Thursday, July 22, 2010

Ethanol debate heats up according to ICIS Green Chemicals

Here is an article that sums up a lot of confusion about biofuels and the ongoing political debate focusing on corn ethanol production. Conventional ethanol production with corn (corn ethanol) is obsolete when compared to improved cellulosic ethanol production; see Davy Process Technology. Conventional ethanol production is arguably obsolete in some respects when compared to conventional gas production, especially with regard to ethanol's higher emissions and higher energy requirements. Ethanol production is an investment. Ethanol has wide political support and economic potential.

I would bet that IF a sizable biofuel market could be developed around corn ethanol, then that same market could also be weened off corn ethanol and supplied by an increasingly efficient (greener) supply of ethanol (enabled by something like the Davy process). An increasingly green supply-chain would then naturally occur in time, IF provisions are made for transitioning between progressively efficient technologies. These future transitions between technologies are not unlike one's that have occurred in our recent past.

Problems with biofuels can be eliminated incrementally with innovation.
Biofuels research and development efforts are advancing production efficiencies at a high rate. What is Moore's Law for biofuels?

Green chemical byproducts like ethyl acetate are more widely available because of technologies like the Davy process. So, it is also becoming increasingly feasible to commercialize biofuels like TBK-Biodiesel. In other words technical solutions are available for a transition to producing improved biofuels. Therefore we should not base future projections of biofuels on obsolete biofuels technologies (like corn ethanol). We should base future projections on new biofuel technologies that hold the greatest potential, that are available today, and that are not yet commercialized.

Fortunately, or not, our ability to solve future energy problems is a human problem, not a technological problem. The technologies are already here. But, don't tell anyone lest they find out they're actually part of the problem!

There are technological solutions for many of biofuel's most commonly cited problems.

Here are a few postulates for your consideration while you conduct your own research:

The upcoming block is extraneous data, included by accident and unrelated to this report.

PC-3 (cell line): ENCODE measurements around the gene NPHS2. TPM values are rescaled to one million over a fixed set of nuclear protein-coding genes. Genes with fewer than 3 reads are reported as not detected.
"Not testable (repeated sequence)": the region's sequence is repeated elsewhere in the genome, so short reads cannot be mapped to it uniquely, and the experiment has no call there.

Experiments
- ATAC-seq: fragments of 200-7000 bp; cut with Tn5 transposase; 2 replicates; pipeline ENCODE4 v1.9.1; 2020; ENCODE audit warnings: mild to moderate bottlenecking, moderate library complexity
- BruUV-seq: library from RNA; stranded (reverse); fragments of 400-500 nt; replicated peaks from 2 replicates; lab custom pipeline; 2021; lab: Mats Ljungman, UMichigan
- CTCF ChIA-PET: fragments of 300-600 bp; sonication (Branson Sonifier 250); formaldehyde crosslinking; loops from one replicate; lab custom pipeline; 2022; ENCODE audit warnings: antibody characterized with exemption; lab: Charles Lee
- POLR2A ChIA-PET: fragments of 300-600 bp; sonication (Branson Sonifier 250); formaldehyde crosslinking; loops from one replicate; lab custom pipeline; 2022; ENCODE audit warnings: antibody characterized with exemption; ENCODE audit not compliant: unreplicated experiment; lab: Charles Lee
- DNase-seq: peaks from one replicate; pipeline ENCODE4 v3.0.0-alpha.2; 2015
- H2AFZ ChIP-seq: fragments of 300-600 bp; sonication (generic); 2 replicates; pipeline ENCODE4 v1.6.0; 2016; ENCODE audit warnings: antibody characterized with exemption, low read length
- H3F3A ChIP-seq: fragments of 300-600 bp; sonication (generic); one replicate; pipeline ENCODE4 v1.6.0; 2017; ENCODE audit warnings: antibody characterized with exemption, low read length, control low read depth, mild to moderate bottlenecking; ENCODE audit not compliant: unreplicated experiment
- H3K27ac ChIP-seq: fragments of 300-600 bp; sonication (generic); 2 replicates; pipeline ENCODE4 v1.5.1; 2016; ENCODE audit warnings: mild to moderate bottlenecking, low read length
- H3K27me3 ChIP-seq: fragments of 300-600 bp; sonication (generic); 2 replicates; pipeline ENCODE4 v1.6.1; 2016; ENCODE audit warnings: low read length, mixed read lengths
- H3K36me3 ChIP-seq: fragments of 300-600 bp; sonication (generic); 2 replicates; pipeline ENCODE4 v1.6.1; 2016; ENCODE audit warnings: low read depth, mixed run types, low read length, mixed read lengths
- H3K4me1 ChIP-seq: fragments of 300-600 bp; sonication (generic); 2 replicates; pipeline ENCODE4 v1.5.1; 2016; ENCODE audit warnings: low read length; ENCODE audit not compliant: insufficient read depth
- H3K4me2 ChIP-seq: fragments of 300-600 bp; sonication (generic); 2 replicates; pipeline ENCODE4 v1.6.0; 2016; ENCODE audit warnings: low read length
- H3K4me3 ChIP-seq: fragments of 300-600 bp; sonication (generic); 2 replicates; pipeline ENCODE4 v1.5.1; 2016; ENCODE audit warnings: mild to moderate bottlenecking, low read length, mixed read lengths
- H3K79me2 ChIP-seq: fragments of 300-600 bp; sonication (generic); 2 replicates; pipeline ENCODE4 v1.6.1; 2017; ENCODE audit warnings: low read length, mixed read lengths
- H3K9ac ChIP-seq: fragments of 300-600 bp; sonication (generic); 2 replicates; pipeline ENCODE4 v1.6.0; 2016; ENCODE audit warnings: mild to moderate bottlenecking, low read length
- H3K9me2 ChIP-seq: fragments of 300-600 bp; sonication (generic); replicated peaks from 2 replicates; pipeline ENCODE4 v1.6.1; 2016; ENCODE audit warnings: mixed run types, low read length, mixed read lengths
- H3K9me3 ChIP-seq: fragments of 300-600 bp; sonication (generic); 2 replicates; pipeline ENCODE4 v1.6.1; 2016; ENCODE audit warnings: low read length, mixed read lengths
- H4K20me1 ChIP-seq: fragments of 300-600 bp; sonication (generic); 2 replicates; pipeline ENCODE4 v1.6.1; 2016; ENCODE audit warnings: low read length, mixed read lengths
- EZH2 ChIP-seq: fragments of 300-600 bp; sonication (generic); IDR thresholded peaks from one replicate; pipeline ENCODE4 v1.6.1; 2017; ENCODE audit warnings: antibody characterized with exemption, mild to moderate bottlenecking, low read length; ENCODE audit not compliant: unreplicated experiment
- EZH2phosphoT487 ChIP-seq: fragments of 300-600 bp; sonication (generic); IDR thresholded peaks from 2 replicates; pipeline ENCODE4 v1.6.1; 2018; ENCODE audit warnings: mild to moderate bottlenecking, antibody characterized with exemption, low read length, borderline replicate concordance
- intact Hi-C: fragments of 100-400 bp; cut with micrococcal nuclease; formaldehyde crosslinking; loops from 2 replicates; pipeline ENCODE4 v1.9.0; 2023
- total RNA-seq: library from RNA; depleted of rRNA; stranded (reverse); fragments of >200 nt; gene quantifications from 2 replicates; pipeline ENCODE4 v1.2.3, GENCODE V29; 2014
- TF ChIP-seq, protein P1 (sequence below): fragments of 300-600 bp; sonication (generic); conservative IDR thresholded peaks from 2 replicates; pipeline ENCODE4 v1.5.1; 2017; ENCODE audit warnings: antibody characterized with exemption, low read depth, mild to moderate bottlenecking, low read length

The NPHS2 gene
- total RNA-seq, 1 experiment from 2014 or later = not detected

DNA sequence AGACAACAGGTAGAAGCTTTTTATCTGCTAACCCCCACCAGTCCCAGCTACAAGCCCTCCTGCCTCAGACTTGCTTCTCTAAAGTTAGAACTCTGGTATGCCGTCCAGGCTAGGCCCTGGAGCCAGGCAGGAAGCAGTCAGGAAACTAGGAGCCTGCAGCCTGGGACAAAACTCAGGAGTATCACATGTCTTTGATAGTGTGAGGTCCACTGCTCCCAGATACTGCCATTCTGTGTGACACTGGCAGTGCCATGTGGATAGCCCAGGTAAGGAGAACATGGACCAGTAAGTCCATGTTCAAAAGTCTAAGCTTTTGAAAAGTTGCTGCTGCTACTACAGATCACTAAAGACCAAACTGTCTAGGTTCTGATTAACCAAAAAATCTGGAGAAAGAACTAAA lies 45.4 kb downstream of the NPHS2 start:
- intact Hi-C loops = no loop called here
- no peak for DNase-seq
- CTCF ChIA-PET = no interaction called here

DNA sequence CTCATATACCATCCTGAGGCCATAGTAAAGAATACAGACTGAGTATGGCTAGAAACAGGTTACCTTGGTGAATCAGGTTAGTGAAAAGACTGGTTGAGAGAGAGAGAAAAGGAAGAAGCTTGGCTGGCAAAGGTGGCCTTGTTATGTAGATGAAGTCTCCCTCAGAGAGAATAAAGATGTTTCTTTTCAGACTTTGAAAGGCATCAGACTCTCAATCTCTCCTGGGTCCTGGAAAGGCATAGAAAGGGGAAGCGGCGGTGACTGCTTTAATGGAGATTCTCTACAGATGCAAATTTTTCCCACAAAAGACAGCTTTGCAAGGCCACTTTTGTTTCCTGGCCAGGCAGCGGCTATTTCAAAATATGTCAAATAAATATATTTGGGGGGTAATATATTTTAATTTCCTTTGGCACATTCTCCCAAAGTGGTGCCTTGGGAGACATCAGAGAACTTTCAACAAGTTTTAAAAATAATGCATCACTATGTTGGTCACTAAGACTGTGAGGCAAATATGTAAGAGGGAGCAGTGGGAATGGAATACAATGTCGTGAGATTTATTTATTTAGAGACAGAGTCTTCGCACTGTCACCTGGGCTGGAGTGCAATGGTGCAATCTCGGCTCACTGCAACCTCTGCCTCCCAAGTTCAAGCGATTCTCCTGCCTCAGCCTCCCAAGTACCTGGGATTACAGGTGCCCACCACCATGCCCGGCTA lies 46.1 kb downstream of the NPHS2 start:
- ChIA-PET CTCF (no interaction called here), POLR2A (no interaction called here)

Innovation for biofuels is a necessity for human posterity, not necessarily a necessity for the legacies of incumbent oil firms. There is merit in commercialization of biofuels. Biofuels are one way of developing a greener more sustainable economy that is not dependent on fossil fuels.

We must replace fossil fuels because they will become increasingly expensive as supplies decrease.

When fossil fuels are relied on exclusively there are costs that cannot be recovered at the fuel pump. Consider carbon emissions, air quality, the Gulf Oil Spill and the sociopolitical environment in the Middle East - the costs of the U.S.-Iraq War and the war in Afghanistan.

Ethanol, although not the best possible biofuel alternative, has a proven market and a proven supply-chain. Wider adoption of corn ethanol in the US has led to wider adoption of biofuels in general.

Today's incumbent car manufacturers and oil companies are working to adopt new biofuels (improved blends of biodiesel and ethanol).

The US Navy is spending millions of dollars on biofuels research. That is because biofuels are a national security issue. It is in our best interest to invest heavily into biofuels. You may even consider it patriotic!

-ICIS article providing more information about what inspired this article:
Ethanol debate heats up - ICIS Green Chemicals

Friday, July 9, 2010

Missouri tapping coal mines for ‘slime power’ - Biodiesel Magazine

Carbon sequestration in coal mines and production of oil from algae! One more opportunity for TBK Biodiesel!
Missouri tapping coal mines for ‘slime power’ - Biodiesel Magazine